Ethical Computing in Practice: 2022-2023
OverviewThis course is intended for students who want to understand how to integrate considerations of ethics and social responsibility into their own practice as computing practitioners. The students will learn (i) several general step-by-step methods for identifying, addressing, and communicating about the ethical dimensions of their own computing projects and (ii) specific issues of algorithmic bias and algorithmic fairness
Learning outcomes1 Identify the ethical implications of a computing project work they are themselves working on. 2 Address such implications. 3 Communicate about them. 4 Analyze and critically assess an algorithmic system for potential bias and unfairness.
The course is structured as follows, for a total of 16 lectures.
- Course overview. [1 lecture]
Overview of the course with a specific eye to orienting students to how the course fits within the field of “technology ethics.”
- Algorithmic bias. [2 lectures]
Introduce the concept of algorithmic bias and orient them to identify and mitigate it in a given algorithmic system.
- Algorithmic fairness. [3 lectures]
Introduce the concept of algorithmic fairness, with a specific eye to understanding the trade-offs between different formal definitions of fairness and the limits of formalizing fairness.
- Step-by-step methods for ethical computing. [8 lectures]
Teach students concrete methods for ethical computing, have them practice using the methods with a computing project they are currently working on or would like to work on in the future.
- Topic of students’ choosing. [2 lectures]
Students will vote from a pre-determined menu of topics to cover.
- A set of interrelated, concrete, step-by-step methods for identifying, addressing, and communicating about the ethical dimensions of a given computing technology. Some of these methods will come from the field of Value-sensitive Design, others from the field of Responsible Innovation, and others from the Ethics Protocol, a methodology—developed by me (Milo Phillips-Brown) and Abby Jaques—that blends insights from Value-sensitive Design and Responsible Innovation.
- Algorithmic bias (e.g. how a facial recognition software can perform better for white men than darker-skinned women).
- Algorithmic fairness (i.e. formal definitions of fairness in algorithms).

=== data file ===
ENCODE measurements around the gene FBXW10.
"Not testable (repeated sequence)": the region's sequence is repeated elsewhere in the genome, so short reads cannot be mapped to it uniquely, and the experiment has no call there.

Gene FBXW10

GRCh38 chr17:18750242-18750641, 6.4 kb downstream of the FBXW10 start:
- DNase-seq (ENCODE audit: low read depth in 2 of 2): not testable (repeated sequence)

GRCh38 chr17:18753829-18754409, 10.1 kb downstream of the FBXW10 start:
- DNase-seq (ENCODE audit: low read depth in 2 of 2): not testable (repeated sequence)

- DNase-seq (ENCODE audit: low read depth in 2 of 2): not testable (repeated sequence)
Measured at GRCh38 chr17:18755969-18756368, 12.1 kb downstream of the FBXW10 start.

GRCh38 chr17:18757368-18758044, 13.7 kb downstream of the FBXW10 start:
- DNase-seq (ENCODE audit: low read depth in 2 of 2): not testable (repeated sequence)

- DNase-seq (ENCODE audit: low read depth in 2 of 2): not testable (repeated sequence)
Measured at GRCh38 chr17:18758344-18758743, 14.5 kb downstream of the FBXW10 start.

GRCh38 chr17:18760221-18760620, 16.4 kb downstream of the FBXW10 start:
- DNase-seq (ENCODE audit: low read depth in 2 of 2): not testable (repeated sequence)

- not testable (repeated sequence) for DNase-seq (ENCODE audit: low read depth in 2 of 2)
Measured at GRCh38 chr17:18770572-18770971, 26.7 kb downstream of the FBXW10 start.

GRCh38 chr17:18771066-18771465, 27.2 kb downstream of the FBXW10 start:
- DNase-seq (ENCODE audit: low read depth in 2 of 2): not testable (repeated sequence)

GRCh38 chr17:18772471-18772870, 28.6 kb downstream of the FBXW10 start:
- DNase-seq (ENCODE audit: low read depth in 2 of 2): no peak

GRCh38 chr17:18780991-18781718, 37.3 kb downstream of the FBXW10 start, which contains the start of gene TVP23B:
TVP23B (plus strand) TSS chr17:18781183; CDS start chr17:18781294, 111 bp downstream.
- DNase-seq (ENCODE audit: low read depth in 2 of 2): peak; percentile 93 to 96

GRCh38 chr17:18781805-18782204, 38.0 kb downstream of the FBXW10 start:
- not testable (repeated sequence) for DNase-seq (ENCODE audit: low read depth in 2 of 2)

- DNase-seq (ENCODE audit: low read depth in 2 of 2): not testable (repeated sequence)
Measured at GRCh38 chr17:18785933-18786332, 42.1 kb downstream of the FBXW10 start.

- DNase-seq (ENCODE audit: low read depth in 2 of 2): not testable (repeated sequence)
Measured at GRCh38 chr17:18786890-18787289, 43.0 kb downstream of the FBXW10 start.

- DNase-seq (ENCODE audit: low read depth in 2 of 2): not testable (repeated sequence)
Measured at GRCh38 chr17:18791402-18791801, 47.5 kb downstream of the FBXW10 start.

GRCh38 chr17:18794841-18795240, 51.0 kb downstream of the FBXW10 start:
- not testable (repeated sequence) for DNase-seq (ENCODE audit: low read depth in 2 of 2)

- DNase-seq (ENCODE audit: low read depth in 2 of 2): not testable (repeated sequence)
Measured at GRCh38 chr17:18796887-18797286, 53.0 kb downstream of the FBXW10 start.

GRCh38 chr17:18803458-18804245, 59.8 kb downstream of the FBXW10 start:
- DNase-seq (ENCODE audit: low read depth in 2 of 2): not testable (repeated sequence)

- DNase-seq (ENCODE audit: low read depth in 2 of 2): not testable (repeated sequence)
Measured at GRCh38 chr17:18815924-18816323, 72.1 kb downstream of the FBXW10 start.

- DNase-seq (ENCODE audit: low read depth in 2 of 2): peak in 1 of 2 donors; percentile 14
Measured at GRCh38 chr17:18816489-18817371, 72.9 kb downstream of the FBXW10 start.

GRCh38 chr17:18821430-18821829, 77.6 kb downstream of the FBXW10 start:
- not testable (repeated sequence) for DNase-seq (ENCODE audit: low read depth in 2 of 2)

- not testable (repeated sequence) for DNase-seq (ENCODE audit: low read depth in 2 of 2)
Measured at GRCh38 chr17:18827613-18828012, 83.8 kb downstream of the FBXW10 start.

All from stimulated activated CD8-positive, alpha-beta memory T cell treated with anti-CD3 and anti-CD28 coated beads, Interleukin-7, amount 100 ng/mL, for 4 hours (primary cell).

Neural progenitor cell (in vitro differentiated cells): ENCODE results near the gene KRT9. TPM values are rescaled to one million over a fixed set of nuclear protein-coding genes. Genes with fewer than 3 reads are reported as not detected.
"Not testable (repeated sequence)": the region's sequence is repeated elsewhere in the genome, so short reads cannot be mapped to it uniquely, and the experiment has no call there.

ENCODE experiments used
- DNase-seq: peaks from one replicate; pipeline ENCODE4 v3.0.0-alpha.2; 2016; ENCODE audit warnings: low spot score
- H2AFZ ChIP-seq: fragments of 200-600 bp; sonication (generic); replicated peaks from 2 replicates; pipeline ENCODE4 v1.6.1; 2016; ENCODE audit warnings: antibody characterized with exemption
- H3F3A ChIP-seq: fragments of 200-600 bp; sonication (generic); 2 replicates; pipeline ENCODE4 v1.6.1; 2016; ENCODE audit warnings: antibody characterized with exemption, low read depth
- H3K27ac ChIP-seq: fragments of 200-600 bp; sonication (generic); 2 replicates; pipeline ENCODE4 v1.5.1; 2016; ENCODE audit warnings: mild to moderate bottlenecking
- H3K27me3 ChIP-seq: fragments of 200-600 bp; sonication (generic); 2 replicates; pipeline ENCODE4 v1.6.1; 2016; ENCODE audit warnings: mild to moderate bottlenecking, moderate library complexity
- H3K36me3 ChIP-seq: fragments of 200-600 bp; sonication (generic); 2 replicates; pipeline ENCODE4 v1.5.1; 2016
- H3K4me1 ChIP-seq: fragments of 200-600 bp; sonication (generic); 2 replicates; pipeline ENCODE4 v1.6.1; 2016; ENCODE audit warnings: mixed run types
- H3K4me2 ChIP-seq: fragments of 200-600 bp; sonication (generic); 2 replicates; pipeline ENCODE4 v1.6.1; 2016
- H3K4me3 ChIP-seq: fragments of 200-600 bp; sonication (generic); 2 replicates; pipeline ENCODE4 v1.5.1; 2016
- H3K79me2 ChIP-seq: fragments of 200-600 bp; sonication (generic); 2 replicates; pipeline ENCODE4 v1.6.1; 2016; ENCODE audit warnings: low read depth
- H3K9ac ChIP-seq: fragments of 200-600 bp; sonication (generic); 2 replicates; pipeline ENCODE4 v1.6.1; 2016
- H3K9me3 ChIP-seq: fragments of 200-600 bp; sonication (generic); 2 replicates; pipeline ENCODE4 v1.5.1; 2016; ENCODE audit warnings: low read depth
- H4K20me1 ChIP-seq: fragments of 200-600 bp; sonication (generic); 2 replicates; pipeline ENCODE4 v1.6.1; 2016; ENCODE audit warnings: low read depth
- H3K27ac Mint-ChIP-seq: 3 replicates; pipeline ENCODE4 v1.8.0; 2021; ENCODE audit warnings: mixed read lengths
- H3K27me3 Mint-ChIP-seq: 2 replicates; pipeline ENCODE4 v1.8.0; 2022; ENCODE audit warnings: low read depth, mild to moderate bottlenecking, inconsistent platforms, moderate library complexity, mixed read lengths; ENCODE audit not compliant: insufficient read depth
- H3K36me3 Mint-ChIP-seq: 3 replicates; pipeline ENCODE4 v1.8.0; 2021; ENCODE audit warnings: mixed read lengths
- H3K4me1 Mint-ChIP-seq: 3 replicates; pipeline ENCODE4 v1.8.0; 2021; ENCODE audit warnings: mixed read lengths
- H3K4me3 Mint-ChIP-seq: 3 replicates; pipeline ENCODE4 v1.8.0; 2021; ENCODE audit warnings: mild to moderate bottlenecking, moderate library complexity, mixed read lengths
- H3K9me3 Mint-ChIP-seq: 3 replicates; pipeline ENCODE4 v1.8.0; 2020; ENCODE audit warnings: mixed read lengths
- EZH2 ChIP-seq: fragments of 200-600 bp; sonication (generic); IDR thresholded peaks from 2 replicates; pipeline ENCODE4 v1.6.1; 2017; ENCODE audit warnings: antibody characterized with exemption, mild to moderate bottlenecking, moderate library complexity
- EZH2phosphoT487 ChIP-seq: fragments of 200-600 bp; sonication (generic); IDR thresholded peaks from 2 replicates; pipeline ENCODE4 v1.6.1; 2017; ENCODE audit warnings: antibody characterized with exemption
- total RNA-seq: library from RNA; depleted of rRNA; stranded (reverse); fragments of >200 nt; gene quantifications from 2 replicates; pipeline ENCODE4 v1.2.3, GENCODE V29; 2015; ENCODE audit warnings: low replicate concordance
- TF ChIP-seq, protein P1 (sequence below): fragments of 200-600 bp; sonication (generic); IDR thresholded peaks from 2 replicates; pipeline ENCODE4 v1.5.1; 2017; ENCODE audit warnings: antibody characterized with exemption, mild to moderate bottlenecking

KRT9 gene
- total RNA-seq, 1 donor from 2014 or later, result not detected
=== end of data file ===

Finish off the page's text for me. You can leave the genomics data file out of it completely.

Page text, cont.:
- Topic of students’ choosing: this may include e.g. privacy, accessible design, stakeholder engagement, or intersections of computing and policy.
The lectures, classes, and practicals, will be supported by course materials (slides and video lectures), supplemented by additional papers and book excerpts from a range of disciplines including value-sensitive design, philosophy, science and technology studies, and responsible innovation. These readings will be made available for download from the course web page. A sample of readings may include:
- Barocas, S. and Selbst, A. (2016). “Big data’s disparate impact.” California Law Review. 104: 671-732.
- Costanza-Chock, S. (2020). Design justice. MIT Press.
- Friedman, B. and Hendry, D. (2019). Value-sensitive design. MIT Press.
- Hellman, D. (2019). “Measuring algorithmic fairness.” Virginia Public Law and Theory Legal paper. 2091-39.re
- Hedden, B. (2021). “On statistical criteria of algorithmic fairness.” Philosophy and Public Affairs. 49(2): 209-231
- Stilgoe, J., Owen, R., and Macnaghten, P. (2013). “Developing a framework for responsible innovation.” Research Policy. 42(9): 1568-1580.
- Suresh, H. and Guttag, J. (ms). “A framework for understanding unintended consequences of machine learning.” arxiv.org/abs/1901.10002
Students are formally asked for feedback at the end of the course. Students can also submit feedback at any point here. Feedback received here will go to the Head of Academic Administration, and will be dealt with confidentially when being passed on further. All feedback is welcome.